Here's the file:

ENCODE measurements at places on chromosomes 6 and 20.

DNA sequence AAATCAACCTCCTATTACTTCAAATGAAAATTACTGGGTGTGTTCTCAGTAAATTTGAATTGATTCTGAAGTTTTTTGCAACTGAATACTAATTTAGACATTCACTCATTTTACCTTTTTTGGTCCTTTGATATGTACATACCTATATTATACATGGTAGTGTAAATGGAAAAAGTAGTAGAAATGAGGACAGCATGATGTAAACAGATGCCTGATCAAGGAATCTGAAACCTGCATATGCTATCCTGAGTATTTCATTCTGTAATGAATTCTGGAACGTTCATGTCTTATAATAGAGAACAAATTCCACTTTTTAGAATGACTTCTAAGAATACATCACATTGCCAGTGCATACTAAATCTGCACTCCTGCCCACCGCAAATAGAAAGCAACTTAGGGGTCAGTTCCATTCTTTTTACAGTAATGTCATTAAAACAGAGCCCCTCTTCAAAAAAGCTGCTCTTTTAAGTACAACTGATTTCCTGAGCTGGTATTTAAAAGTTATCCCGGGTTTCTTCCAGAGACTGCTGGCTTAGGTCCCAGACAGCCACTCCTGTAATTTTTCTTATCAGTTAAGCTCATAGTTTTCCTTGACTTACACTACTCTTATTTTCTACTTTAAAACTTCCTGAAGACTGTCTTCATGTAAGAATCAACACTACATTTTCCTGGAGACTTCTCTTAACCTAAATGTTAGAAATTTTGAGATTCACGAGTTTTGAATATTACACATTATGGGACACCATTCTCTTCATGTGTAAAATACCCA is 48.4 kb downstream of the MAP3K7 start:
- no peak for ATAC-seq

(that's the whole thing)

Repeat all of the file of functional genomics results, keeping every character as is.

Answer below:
ENCODE measurements at places on chromosomes 6 and 20.

DNA sequence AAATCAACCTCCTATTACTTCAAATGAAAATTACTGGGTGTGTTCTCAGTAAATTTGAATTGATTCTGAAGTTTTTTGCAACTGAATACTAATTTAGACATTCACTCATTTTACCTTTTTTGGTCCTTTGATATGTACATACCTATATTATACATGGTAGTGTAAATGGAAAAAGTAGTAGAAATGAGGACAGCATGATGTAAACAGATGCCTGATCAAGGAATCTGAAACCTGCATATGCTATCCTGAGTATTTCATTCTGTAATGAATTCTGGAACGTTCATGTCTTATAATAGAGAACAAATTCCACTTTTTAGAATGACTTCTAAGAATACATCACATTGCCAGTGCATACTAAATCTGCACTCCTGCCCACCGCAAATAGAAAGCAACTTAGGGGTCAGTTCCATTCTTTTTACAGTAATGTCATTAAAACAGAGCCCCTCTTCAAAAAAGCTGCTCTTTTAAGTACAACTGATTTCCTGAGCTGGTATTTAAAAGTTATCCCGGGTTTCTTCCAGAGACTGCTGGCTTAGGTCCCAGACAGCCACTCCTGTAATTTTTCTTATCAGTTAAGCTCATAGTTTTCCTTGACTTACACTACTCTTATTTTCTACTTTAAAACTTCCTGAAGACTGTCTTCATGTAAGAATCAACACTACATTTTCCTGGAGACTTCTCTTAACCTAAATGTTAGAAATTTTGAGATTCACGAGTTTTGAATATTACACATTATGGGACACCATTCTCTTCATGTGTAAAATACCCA is 48.4 kb downstream of the MAP3K7 start:
- no peak for ATAC-seq